School. What is it good for?

The heart-ache. The pride. The excitement. The trepidation. The first day of school.

Like many other parents this week, I sent my daughter off for her first day at school. A landmark coming-of-age date, as she conforms with society and enters the system.

Yet, education is a sector in flux. Why? Well because all sectors are in flux. We live in ever changing times, and an uncertain future.

Education, well at least the system, is one not well designed for agility. Developed to support the industrial age, one could view it as a factory process. The raw material goes in one end (my daughter today) and after 15 years or so it produces an able worker. A system that has not evolved much in 100 years.

It feels outmoded. Its customers, businesses, agree. Often questioning the quality and relevancy of the workers it produces.

But this is the story today.

Our future has never felt so uncertain, and the speed of change never so fast.

As a result, the story of tomorrow looks much more unsettling.

We have entered what some have referred to as the second age of the chessboard in the digital revolution. It’s a period of exponential changes in technology where developments in the next two years will feel as profound as the past twenty years, and the next four years the past 100 years etc.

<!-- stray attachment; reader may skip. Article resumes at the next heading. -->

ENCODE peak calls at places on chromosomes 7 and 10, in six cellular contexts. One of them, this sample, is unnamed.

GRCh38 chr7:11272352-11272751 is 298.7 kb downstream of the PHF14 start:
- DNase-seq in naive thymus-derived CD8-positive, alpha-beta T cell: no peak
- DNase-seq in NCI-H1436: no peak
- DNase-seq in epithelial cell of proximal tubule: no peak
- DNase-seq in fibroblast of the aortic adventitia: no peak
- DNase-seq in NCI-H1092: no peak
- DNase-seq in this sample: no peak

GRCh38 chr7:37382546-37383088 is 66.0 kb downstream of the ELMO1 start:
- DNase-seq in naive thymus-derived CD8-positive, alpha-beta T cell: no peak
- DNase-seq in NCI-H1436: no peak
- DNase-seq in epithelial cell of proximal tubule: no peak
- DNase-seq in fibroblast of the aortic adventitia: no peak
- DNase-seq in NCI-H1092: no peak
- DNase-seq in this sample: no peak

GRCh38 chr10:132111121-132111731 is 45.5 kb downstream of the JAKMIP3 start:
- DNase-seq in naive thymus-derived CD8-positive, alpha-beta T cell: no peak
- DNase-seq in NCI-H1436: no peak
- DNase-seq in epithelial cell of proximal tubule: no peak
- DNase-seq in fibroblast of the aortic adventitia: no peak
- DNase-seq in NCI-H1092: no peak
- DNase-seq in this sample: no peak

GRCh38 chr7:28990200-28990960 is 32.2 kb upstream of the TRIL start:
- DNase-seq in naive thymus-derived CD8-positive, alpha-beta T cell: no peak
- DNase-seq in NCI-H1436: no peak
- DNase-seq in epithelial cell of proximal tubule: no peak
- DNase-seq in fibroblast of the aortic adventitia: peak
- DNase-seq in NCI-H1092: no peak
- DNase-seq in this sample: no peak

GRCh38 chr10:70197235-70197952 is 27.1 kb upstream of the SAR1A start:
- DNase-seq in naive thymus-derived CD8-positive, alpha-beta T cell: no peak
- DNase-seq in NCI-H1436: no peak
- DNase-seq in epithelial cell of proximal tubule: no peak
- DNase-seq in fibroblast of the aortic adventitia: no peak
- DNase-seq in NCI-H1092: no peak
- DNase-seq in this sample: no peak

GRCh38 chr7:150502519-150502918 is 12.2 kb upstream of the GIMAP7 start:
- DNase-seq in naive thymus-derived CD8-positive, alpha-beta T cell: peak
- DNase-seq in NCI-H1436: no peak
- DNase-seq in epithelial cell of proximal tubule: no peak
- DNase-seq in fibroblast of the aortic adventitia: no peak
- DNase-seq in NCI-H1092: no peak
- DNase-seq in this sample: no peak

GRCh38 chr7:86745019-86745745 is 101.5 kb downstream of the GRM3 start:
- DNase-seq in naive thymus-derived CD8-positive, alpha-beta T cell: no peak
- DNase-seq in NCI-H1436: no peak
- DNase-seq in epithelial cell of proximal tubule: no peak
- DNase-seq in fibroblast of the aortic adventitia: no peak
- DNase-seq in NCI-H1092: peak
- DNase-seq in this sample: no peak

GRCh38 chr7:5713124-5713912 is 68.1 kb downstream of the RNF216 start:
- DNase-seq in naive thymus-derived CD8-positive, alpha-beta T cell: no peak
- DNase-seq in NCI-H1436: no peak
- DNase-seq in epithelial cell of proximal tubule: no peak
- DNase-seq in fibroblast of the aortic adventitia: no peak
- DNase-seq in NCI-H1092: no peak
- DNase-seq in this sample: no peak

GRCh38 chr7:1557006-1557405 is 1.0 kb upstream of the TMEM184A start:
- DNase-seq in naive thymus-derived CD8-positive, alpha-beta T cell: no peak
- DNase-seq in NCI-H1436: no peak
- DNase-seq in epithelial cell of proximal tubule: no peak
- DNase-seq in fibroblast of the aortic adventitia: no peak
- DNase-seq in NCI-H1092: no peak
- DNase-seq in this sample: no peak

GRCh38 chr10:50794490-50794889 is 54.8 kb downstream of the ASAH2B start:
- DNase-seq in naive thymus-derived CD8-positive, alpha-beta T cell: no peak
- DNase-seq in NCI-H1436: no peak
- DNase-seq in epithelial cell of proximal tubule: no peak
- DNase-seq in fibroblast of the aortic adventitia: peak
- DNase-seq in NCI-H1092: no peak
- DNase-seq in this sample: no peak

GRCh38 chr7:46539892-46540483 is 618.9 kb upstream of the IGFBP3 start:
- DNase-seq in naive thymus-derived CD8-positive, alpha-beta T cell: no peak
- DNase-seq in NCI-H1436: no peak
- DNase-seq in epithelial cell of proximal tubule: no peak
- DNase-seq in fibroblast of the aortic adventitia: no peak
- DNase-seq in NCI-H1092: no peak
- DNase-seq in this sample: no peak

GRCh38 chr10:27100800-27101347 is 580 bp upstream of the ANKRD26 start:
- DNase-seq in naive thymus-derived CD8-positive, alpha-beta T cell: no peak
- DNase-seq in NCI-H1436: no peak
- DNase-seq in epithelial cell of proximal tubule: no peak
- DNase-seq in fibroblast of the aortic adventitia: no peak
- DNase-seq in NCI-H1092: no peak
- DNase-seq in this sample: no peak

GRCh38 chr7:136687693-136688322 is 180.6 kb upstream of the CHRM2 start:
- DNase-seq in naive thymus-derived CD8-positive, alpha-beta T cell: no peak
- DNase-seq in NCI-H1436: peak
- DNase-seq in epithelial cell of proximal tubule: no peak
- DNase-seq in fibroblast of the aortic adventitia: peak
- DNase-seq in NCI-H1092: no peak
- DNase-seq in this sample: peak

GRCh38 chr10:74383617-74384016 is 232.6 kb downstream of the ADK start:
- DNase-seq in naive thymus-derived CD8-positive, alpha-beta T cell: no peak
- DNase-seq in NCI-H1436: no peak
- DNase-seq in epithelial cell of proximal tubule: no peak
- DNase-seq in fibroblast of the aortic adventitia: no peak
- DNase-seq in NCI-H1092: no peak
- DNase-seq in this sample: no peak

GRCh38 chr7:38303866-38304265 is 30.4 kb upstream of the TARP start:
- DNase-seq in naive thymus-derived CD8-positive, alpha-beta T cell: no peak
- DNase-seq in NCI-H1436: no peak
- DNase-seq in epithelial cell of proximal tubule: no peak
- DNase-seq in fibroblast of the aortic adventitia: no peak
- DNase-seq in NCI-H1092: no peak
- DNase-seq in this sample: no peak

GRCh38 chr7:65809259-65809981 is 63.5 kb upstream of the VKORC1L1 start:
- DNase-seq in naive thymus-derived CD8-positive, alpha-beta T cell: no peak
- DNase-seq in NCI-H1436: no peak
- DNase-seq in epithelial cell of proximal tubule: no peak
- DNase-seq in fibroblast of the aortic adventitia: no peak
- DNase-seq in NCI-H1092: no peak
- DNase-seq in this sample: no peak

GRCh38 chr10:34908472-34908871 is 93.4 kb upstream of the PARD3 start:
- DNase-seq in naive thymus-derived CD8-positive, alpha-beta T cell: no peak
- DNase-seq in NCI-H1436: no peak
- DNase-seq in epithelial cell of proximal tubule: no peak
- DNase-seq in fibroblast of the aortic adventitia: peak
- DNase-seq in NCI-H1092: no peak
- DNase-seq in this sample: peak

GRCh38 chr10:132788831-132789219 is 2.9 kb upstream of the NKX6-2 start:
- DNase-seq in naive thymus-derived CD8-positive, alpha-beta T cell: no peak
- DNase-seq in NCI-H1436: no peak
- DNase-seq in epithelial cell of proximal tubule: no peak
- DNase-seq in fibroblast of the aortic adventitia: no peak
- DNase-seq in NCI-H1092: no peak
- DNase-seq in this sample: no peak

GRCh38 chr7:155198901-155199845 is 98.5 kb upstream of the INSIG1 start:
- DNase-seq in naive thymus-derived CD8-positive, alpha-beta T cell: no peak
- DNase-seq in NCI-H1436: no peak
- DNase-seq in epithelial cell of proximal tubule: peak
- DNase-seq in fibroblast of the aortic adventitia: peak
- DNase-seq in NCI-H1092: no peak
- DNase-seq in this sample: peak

In short, things will never seem this slow again. This considering that change already seems so fast.

In such an environment how can any 15-year process lay any claim to relevancy? And how can it know what the end product should be? Curriculum planning, to my mind, would be like shooting in the dark.

Even the consistent certain bets are no longer so certain — with legal, medical and accountant professions challenged by the march of automation.

And change is quick. Coding is now in question. A skill our education system worked hard to get into the curriculum. Recent reports suggest the machines will soon likely be coding themselves.

As parents, and as a society, we have some very real challenges to address. How should we best set our children up for success, to be valuable contributors to our future society?

The process of education, through the traditional lens, seems broken. Disrupted. Lost.

Our children live in a world where 100-year life-spans will be the norm. Where retirement as a concept will seem strange, if not decadent. Where one career will seem as strange an idea as the penny-farthing does to us.

The future, so uncertain as it seems, requires a different answer.

My daughter enters a system today required to produce an able worker for a world where as many of two-thirds of the jobs don’t yet exist.

It’s a tough job for teachers and parents alike. We’re building the plane whilst flying it without any sense of the final destination. Unsettling.

So can parents find any certainty from this? There might not be a map, but I do think there is a compass. The ability to learn is that compass that could help navigate these uncharted waters.

In such a rapid world the how you learn might be more important than the what you learn. Learning becomes the valued skill.

Whatever the case, all we can ever hope as a parent is to do our best. Good luck.

Justin Westcott, Managing Director at Edelman UK


Originally published at www.edelman.co.uk.

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